Abstraction is a result of the loss of referentials after the disappearance of the city/countryside dichotomy, the artificial-versus-natural world order. Abstraction is a by-product of the end of nature and the total pervasiveness of the urban. It is a symptom of artificiality. From a pessimistic viewpoint, it encourages a removal of the sense of place and its specific meaning, memory or message. But viewed positively, its indeterminacy can suggest a sense of openness and flexibility that allows other non-human points of view to be acknowledged. When perceived as an “open work,” abstraction can be the device that turns architecture into the background, causing it to switch places with “nature” and thereby reveal the non-human world. In other words, abstraction can be the aesthetic that causes domesticated design objects to abdicate their role as significant anthropocentric landmarks or symbols of human colonization in order to become minimalist background sculptures that enhance and interact with the geological designs of mountains, glaciers, fjords, lava fields and other such earthly things. Abstraction does not tell us about our special place in the world; it does not foster a sense of familiarity. On the contrary, it is ambiguous, it eludes, it raises questions. There is something uncanny about this aesthetic, but precisely for this reason it counters the objectification of nature, because it involves and implicates us in it as actors who can no longer be mere observers. Abstraction creates dark environments just as a film noir does with the detective who thinks he is investigating an external situation from a supposedly neutral point of view but then finds himself dramatically implicated in the story’s narrative.¹⁹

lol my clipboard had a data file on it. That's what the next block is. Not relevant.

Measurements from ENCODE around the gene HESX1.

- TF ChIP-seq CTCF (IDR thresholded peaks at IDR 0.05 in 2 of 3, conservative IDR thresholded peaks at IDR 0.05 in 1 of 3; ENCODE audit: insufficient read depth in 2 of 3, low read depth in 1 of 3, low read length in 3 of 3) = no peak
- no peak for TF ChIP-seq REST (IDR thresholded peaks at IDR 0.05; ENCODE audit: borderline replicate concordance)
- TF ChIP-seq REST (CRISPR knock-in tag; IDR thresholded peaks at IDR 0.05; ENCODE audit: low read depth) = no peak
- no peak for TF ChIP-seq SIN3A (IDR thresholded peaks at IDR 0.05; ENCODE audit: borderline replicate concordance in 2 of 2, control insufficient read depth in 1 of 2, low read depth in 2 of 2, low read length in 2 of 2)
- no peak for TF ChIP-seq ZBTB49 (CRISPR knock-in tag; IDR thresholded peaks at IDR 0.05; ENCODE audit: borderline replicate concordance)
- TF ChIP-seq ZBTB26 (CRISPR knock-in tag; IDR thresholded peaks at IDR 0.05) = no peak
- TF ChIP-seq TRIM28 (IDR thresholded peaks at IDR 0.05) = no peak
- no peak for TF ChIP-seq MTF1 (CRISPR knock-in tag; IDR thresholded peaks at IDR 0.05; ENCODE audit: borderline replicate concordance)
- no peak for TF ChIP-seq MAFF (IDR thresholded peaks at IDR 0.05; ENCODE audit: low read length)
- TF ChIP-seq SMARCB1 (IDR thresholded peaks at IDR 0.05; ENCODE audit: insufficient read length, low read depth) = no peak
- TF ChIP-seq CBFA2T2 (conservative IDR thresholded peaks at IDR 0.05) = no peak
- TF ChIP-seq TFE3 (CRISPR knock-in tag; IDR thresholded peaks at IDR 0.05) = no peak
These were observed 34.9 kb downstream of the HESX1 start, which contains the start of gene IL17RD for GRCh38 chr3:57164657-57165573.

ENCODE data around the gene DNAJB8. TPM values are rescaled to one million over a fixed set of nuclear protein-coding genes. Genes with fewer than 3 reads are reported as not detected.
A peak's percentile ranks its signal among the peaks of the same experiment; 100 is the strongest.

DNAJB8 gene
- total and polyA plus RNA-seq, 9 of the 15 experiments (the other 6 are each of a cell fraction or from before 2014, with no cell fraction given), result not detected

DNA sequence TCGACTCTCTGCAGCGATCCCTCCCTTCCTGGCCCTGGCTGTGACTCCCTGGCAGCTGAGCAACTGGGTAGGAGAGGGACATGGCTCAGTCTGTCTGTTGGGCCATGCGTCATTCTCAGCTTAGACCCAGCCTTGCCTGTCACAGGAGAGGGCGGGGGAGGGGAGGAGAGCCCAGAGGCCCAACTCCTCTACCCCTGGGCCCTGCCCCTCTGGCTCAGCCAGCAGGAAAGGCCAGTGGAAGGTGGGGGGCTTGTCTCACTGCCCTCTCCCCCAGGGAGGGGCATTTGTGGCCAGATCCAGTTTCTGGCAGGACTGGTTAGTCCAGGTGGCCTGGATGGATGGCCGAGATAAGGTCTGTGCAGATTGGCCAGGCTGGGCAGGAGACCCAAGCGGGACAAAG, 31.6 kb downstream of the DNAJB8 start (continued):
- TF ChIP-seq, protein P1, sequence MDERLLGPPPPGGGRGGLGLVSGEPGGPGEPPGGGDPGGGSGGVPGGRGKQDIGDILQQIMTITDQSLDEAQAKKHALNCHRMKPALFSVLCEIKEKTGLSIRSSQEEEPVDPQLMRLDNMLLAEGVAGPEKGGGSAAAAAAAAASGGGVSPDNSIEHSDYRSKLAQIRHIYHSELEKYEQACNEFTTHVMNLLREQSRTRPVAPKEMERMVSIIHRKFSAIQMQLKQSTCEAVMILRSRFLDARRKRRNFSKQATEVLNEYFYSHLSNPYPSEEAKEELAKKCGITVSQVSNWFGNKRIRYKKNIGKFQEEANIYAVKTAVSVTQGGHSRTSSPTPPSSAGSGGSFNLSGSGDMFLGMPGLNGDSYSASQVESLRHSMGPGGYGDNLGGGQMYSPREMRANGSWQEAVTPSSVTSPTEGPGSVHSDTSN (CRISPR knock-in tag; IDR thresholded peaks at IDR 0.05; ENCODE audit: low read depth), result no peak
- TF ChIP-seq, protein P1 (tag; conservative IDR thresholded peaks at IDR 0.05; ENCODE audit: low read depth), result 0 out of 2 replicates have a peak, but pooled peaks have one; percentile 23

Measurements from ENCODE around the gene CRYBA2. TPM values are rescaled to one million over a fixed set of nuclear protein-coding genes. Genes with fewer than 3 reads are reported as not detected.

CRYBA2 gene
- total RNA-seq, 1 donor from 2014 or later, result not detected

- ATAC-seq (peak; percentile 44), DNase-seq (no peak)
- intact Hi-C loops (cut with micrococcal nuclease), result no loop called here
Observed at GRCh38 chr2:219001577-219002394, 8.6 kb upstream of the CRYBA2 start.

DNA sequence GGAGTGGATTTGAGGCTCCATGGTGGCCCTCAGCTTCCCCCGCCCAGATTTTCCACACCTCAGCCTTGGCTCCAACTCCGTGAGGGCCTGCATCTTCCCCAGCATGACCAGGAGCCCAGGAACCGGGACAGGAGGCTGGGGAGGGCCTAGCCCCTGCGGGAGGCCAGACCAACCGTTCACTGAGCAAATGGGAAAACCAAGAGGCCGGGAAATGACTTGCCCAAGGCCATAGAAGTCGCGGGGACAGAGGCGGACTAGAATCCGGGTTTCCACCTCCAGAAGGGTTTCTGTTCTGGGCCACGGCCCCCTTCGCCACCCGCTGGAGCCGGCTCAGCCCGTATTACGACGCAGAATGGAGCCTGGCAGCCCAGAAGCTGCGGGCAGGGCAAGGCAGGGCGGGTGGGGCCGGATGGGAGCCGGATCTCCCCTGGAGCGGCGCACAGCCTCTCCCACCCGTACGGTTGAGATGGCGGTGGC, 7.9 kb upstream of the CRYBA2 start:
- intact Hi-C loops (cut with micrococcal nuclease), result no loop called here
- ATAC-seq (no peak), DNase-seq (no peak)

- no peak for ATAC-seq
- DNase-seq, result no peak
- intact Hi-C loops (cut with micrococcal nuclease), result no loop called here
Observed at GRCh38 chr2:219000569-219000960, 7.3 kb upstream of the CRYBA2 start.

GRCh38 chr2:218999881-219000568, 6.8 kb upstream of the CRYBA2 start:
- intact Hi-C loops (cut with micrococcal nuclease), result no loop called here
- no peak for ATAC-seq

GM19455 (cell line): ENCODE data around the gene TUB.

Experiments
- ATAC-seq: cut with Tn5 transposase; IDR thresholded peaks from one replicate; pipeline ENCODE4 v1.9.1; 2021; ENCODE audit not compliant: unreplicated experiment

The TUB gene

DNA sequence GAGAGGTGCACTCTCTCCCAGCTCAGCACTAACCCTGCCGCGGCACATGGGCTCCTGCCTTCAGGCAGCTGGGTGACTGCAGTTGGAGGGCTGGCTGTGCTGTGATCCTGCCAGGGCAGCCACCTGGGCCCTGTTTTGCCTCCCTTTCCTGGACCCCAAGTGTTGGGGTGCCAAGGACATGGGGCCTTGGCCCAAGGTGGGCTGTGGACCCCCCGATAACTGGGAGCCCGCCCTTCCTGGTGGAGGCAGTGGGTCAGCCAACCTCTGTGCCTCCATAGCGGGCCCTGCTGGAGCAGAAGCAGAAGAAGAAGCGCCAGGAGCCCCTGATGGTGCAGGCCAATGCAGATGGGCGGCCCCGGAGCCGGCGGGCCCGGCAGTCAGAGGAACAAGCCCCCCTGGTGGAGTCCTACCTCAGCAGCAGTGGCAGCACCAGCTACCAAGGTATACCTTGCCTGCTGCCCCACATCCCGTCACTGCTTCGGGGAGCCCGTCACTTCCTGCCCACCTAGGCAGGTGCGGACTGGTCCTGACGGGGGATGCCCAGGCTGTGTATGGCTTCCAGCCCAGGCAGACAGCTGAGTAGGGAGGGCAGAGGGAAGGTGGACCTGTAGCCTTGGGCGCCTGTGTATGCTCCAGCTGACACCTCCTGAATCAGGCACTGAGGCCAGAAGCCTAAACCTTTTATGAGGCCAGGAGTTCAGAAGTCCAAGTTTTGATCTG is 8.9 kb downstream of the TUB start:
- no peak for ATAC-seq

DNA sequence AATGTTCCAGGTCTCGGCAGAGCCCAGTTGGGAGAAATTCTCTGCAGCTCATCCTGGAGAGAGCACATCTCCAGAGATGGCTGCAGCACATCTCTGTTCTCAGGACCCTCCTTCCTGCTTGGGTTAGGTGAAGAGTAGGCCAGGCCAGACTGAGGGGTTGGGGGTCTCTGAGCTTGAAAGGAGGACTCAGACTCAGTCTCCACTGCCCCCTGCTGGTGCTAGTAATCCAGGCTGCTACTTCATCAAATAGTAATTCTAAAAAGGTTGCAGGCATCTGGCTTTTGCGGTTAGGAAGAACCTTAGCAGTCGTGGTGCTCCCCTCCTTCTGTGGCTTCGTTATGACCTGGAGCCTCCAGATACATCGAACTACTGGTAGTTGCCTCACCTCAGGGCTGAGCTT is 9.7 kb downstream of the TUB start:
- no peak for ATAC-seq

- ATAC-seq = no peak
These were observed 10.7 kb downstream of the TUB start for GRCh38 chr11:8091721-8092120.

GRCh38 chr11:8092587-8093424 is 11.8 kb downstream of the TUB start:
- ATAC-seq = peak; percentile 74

Artificiality is now a precondition of life on industrial Earth: a “world” of domesticated nature and wild urbanization well illustrated by J.M.W. Turner’s Impressionistic painting Rain, Steam and Speed, which portrays an eerie landscape of urban infrastructures dipped in sunset light and industrial mist. If the Neolithic Revolution gave birth to “the city,” then the Industrial Revolution gave birth to “the urban,” and if the first altered the natural environment, then the second abolished the concept of nature altogether. We live in an urban-industrialized civilization but at the same time pretend to ourselves that our real home is in the wilderness, in that “Nature” with a capital N. The trouble with this belief is that nature quietly expresses and reproduces the precise values that it pretends to reject: it acts like an oasis in the junkspace, which due to its exceptionality ends up perpetuating and endorsing the banality and dullness of that very junkspace. In other words, the aesthetics of Nature – rolling hills and unspoiled greenery – is what hides the fact that Earth in the age of the Anthropocene has become globally dominated by industrial exploitation.